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Monday, November 15, 2021

A Guide to Currency Pairs – What You Need to Know

The popularity of the forex market can be observed through its size, with this vast global marketplace worth an estimated $2.409 quadrillion in 2020.

However, this market is also highly liquid and incredibly volatile, while it’s unique in terms of how individual assets are traded in real-time. More specifically, international currencies are derivative assets that are traded in pairs, enabling investors to profit by speculating how the price of one will move in relation to another.

We’ll explore the different types of currency pairs below while offering some tips on how to trade these successfully.

Exploring Major Currency Pairs

While the wider forex market comprises approximately 170 different currencies, just seven pairs account for 68% of the sector’s total trading volumes.

These are referred to as major pairs, which pit seven different currencies (namely the pound sterling, the Japanese yen, the Swiss franc, the Australia dollar, the Canadian dollar, the New Zealand dollar, and the Euro) directly against the US dollar.

The greenback itself is on one side of 88% of all forex trades, while also helps to highlight the incredible popularity of major pairs.

One of the main benefits of trading major currency pairs is that they’re highly liquid, which makes it incredibly easy to buy and sell them in real-time. They’re also not particularly volatile, with pairs such as the USD/JPY considered to be a relatively safe haven asset that moves within a predictable range and is the subject of significant global news releases.

What About Minor and Exotic Pairs?

You can also trade minor currency pairs as an investor, which don’t include the US dollar but feature at least one of the world’s other seven major assets.

They may also be referred to as cross pairs, while the most widely traded assets within this grouping feature at least one of the Euro, pound sterling or yen. For example, the most widely traded minor pair is the EUR/GBP, which is highly liquid albeit marginally more volatile than the EUR/USD (with this trend having been exacerbated by the Brexit referendum).

At the other end of the spectrum are exotic currency pairs, which typically include a major currency (most commonly the USD) and the asset that represents a developing economy.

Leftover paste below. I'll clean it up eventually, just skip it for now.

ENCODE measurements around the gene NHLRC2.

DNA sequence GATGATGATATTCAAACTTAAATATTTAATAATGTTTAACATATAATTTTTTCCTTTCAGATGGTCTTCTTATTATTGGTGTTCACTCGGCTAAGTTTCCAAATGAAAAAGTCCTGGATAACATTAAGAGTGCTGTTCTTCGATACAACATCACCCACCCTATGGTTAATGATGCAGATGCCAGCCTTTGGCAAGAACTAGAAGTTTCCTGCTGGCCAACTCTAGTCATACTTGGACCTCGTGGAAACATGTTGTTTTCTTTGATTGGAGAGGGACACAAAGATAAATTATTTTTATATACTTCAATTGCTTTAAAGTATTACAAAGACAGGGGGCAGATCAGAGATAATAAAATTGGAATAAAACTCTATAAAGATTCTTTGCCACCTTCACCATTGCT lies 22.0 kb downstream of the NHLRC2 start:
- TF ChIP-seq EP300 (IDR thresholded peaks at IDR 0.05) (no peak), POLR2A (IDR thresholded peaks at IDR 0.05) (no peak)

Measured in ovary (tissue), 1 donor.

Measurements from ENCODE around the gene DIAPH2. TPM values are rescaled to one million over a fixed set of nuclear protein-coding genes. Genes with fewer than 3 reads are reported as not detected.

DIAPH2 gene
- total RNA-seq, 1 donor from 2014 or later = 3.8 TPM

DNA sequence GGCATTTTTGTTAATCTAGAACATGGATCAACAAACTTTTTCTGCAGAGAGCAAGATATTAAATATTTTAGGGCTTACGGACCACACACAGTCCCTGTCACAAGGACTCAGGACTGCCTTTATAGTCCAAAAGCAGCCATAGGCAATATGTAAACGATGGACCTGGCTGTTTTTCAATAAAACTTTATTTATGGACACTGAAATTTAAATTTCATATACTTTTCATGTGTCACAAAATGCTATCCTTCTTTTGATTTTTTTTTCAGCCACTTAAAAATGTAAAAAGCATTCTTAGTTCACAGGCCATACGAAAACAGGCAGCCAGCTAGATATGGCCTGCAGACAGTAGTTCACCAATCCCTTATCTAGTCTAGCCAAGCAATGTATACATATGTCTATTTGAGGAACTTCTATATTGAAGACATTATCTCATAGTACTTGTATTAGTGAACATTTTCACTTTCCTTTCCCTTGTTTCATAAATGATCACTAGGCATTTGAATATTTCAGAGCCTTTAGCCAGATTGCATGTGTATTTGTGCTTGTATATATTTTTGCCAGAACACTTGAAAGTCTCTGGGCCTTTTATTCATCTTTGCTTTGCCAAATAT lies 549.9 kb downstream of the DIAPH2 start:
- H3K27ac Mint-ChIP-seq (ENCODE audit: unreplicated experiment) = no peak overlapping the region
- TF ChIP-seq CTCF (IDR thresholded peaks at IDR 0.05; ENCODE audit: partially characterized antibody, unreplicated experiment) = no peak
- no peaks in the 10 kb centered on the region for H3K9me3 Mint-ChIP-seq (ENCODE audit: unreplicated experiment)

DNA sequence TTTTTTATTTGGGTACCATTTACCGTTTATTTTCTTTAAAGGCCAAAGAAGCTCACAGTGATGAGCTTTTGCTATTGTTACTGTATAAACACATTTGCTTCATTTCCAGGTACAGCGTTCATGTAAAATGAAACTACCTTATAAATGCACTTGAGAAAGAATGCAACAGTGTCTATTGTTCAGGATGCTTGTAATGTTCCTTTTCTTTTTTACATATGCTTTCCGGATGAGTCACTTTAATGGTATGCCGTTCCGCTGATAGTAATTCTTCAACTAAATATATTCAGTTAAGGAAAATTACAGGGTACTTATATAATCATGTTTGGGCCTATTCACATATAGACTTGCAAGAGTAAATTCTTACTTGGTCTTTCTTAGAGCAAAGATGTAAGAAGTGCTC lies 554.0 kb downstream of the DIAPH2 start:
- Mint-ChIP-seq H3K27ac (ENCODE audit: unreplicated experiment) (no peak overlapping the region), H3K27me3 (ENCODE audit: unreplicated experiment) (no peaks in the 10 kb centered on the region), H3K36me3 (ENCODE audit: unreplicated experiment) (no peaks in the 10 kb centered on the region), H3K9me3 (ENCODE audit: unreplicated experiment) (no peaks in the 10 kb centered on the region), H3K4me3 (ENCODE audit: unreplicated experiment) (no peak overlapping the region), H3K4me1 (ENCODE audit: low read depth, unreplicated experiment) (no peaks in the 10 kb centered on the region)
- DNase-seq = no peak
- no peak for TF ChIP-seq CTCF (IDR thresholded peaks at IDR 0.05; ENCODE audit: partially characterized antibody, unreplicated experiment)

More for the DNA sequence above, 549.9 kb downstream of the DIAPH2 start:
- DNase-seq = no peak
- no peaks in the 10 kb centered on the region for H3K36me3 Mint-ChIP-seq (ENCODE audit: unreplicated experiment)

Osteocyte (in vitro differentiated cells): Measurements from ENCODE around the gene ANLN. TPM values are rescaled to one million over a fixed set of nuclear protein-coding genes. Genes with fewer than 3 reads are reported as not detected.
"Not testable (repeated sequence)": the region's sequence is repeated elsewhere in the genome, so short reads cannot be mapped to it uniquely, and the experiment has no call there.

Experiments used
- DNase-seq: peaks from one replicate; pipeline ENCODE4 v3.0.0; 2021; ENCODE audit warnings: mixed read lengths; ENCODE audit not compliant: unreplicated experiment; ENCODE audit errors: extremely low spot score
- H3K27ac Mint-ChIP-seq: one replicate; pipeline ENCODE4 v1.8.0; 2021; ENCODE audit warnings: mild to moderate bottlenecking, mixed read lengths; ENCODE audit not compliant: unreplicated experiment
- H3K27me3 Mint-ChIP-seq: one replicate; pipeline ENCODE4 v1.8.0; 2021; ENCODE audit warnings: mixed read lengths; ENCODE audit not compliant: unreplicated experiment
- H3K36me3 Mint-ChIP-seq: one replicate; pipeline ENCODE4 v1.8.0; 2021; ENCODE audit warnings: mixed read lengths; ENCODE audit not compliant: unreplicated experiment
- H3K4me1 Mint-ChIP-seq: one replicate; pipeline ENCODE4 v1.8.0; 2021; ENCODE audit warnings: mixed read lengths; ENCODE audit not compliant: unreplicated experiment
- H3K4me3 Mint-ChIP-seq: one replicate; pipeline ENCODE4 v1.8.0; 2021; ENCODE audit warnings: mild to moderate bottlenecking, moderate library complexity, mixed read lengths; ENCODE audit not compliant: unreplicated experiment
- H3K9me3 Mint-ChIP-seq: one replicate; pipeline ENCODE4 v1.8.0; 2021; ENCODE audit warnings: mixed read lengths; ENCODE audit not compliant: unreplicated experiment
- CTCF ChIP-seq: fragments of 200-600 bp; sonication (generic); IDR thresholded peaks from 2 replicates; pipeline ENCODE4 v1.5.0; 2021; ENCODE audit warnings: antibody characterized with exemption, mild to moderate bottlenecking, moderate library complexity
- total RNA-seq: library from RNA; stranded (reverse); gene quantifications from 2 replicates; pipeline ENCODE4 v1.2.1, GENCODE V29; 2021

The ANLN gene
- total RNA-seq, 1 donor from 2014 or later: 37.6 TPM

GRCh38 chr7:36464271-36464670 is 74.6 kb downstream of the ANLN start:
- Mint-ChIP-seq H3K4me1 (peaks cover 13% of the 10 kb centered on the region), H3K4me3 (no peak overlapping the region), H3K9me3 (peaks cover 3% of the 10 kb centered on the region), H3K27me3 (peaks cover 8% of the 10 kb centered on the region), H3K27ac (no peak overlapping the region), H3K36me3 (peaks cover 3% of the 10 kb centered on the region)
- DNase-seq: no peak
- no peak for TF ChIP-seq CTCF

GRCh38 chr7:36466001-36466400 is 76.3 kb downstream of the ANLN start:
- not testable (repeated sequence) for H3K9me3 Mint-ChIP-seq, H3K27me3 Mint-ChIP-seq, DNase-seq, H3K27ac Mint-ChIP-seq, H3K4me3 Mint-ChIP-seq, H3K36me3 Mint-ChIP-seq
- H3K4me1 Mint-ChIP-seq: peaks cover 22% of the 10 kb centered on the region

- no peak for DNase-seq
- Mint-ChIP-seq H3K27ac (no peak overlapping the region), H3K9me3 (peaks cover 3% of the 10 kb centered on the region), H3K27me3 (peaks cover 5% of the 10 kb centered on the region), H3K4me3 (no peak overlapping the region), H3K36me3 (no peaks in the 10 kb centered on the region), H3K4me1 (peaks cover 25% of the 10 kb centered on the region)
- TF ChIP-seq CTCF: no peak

The most popular exotic currencies are the South African rand (ZAR) and the Brazilian real (BRL). Currently, the most popular currency pairing is the USD/TRY, thanks largely to the volatility of the Turkish lira.

How to Trade Currency Pairs

At this stage, all that’s left is to offer some brief advice on how to trade the various currency pairs and decide which type of asset is right for you. These include:

  • Match Pairs to Suit Your Risk Profile

As each currency type has its own unique level of risk and liquidity, you’ll need to create a currency portfolio that matches this exactly.

  • Start Small and Scale Your Efforts Organically over Time

Whichever pairs you choose to trade, it’s important to start small (perhaps with just one or two relevant assets) before surmounting your efforts organically simultaneously with profitability and experience.

  • Use Leverage Wisely

Thanks to leverage, forex positions can be as much as 100-times larger than the value of your deposit. However, it’s important to manage this and use a reasonable amount of leverage as a trader, especially when investing in inherently volatile exotic pairs.

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Daniyel Carlson
Daniyel Carlson is a Young Researcher in the field of Data Science & Analytics having research experience of more than 8 years. He has a Masters in Computer Engineering and currently serves as an Editorial Assistant in IGI Global, United States of America. Daniyel also holds honorary positions in the Associate Member of Institute of Research Engineers and Doctors, International Association of Computer Science and Information Technology, International Association of Engineers, Society of Digital Information and Wireless Communications.

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